Status:Passed, Jan 89 X3J13

Forum:Cleanup

Issue:IEEE-ATAN-BRANCH-CUT

References:CLtL p.203-214Related issues: COMPLEX-ATAN-BRANCH-CUT

Category:CHANGE

Edit history:Version 1, 13-Dec-88, SteeleVersion 2, 11-Jan-89, Masinter

Problem description:

If an implementation provides a floating-point minus zero as well as a

floating-point plus zero, most notably as in IEEE 754 floating-point

arithmetic, then slight adjustments in the branch cuts of transcendental

functions are appropriate.

If there is a minus zero and a plus zero, then *no* complex number

is actually "on the axis" whether real or imaginary. Instead,

numbers of the form x+0i and x-0i straddle the real axis, and those

of the form 0+xi and -0+xi straddle the imginary axis. Branch cuts

that lie on the axes therefore run between such numbers, and directions

of continuity are not an issue.

Proposal (IEEE-ATAN-BRANCH-CUT:SPLIT):

Redefine the branch cut for two-argument

ATAN, coveringthe cases where there is or is not a minus zero, and then redefine *all*

other functions that have branch cuts in terms of two-argument

ATAN.Specifically, we first define

PHASEin terms of two-argumentATAN,and complex

ABSin terms of realSQRT(which has no branch cut problems);then define complex

LOGin terms ofPHASE,ABS, and real LOG; then definecomplex

SQRTin terms of LOG; and then define all others in terms of these.

In this propoal Lisp expressions should be taken as mathematical

formulas that actually are implemented in other ways for improved accuracy.

(1) If there is no minus zero, two-argument

ATANbehaves as in CLtL.If there is a minus zero, then some cases are modified:

Condition result

y=+0 x>0 +0

y=-0 x>0 -0

y=+0 x<0 +pi

y=-0 x<0 -pi

y=+0 x=+0 +0

y=-0 x=+0 -0

y=+0 x=-0 +pi

y=-0 x=-0 -pi

The range of two-argument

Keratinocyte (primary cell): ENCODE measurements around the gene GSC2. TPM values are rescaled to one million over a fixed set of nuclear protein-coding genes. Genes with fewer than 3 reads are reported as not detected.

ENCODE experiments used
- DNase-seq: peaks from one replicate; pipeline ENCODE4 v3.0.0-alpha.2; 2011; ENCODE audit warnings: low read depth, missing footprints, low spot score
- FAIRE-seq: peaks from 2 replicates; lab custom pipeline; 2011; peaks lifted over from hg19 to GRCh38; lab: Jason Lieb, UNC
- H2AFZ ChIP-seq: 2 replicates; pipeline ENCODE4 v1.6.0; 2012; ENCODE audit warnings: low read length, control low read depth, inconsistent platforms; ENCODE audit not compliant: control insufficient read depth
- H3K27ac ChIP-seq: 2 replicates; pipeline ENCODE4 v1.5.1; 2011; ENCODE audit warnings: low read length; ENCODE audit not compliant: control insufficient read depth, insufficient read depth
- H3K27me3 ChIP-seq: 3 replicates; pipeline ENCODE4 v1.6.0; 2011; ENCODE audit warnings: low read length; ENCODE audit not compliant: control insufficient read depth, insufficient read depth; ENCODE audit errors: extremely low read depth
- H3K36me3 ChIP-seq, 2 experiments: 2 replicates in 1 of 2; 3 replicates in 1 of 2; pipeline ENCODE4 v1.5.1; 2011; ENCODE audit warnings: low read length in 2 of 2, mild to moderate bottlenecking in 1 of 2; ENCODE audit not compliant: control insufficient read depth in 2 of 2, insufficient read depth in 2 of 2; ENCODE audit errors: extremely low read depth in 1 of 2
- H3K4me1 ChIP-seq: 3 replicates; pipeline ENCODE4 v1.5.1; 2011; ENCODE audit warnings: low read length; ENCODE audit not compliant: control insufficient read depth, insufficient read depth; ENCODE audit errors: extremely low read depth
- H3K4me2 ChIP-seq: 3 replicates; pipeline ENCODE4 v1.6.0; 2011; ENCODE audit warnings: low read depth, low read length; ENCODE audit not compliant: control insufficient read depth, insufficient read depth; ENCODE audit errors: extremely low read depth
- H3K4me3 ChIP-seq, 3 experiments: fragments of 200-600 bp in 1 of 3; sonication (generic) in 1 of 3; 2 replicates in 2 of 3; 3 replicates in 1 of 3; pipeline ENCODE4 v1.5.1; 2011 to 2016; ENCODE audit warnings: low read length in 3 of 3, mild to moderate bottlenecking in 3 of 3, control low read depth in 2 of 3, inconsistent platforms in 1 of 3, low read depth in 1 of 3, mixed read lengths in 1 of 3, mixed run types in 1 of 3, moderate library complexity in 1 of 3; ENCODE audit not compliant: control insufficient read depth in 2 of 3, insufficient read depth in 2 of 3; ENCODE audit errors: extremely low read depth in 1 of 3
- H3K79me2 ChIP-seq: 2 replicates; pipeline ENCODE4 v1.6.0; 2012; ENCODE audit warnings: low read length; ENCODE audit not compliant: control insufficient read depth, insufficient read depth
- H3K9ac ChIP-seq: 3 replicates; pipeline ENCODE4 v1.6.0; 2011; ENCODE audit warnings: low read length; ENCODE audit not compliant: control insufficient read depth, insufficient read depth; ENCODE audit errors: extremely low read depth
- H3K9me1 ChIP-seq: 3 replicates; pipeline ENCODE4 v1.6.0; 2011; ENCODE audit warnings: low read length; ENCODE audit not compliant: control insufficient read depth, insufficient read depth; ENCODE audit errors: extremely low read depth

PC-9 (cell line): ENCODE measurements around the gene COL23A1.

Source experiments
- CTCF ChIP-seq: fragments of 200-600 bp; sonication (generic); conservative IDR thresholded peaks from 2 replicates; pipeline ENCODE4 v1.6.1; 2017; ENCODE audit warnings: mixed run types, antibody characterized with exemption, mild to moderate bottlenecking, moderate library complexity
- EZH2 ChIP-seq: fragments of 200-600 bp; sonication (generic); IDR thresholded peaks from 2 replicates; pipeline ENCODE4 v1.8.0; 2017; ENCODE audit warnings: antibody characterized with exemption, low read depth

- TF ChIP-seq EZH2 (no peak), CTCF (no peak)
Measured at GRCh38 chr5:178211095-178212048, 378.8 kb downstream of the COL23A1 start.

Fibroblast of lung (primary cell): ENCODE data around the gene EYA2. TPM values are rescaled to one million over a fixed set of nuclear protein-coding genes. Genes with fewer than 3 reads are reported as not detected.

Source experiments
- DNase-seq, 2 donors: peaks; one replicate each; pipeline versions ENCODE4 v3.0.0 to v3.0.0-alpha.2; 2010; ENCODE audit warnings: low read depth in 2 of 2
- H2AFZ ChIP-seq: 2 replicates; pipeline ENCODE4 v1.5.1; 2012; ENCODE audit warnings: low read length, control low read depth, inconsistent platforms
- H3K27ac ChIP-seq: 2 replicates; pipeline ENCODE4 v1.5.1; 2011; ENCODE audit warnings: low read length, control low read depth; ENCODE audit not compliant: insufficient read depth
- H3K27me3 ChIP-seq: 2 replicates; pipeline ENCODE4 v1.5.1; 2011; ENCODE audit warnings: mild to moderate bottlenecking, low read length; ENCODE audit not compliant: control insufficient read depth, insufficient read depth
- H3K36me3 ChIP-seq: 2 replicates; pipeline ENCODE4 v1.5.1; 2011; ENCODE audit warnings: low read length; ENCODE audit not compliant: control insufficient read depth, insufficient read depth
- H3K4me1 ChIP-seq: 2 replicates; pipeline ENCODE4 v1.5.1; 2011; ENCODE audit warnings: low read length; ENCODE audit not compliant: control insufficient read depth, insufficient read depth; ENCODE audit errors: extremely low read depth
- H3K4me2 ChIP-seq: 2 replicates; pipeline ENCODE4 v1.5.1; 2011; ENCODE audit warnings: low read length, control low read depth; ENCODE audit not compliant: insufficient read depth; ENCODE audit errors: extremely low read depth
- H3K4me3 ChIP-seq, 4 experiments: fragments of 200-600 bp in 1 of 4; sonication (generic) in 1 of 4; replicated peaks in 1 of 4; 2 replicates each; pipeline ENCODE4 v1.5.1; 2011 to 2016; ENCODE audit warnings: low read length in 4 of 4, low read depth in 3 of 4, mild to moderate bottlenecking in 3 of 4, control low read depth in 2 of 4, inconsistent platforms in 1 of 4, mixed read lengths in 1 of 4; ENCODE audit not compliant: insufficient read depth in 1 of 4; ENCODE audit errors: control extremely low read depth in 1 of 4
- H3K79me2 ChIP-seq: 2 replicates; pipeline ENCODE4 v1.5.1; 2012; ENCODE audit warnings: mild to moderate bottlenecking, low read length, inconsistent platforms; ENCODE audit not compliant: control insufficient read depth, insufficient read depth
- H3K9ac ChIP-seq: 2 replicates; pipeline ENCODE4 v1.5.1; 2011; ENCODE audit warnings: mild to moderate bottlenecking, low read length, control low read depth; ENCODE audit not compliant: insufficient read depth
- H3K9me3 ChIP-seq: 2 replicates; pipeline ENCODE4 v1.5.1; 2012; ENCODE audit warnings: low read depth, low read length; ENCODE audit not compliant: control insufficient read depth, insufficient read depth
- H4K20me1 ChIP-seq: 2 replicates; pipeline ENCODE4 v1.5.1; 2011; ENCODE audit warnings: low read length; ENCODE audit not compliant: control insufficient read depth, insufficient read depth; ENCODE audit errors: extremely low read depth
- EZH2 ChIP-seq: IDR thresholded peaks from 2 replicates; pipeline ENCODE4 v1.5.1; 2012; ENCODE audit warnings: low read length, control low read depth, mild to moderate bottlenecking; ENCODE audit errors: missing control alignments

atantherefore includes -pi in this case.

Note that the case y=0 x=0 is an error in the absence of minus zero,

but is defined in the presence of minus zero.

(2) (

PHASEX) = (ATAN(IMAGPARTX) (REALPARTX)), as before, but nowthe range of

PHASEmay include -PI if there is a minus zero.

(3) (

ABSX) = (SQRT(+ (* (REALPARTX) (REALPARTX))(* (

IMAGPARTX) (IMAGPARTX)))), as before

(4) (

LOGX) = (COMPLEX(LOG(ABSX)) (PHASEX))

(5) (

SQRTX) = (EXP(/ (LOGX) 2))

(6) For

EXPT,ASIN,ACOS,ATAN,ASINH,ACOSH,ATANHuse the formulasin CLtL pp. 211-213, but use the formulas (1-5) above as the

definitions of

LOGandSQRTin order to determine the branch cutsproperly.

Examples:

(

LOG#c(-1.0 +0.0)) => #c(0.0 3.14159...) ;Current(

LOG#c(-1.0 -0.0)) => #c(0.0 3.14159...) ;Current

(

LOG#c(-1.0 +0.0)) => #c(0.0 3.14159...) ;Proposed (= current)(

LOG#c(-1.0 -0.0)) => #c(0.0 -3.14159...) ;Proposed (conjugate)

Rationale:

The current specification ignores some natural consequences of IEEE

floating-point arithmetic. The proposed specification produces results

more natural to that arithmetic.

Current practice:

Of implementations that support a minus zero that I have checked,

such as Sun-4 CL 2.1.3 of 10-Nov-88 and Symbolics CL, all follow

the current CLtL specification.

The IEEE trig library atan2 routine written by K.C. Ng (with the advice

or supervision of W. Kahan, I believe), and distributed with BSD UNIX

(it is file /usr/src/usr.lib/libm/IEEE/atan2.c on my machine) follows

this proposal for treatment of minus zero.

Cost to Implementors:

Some of the trig routines will

requiresome rewriting. Probably certaintests that are now written using

ZEROPneed to be rewritten to use

FLOAT-SIGNinstead.

Cost to Users:

It is barely conceivable that some user code could depend on this.

Probably there is no cost.

The compatibility note on p. 210 of CLtL gave users fair warning that

a change of this kind might be adopted.

Cost of non-adoption:

Unnatural treatment of some functions on machines supporting IEEE

floating-point arithmetic.

Benefits:

Natural treatment, etc.

Esthetics:

A toss-up, except to those who care.

Discussion:

Steele has sent a letter to W. Kahan at Berkeley to get any last

comments he may have on the matter.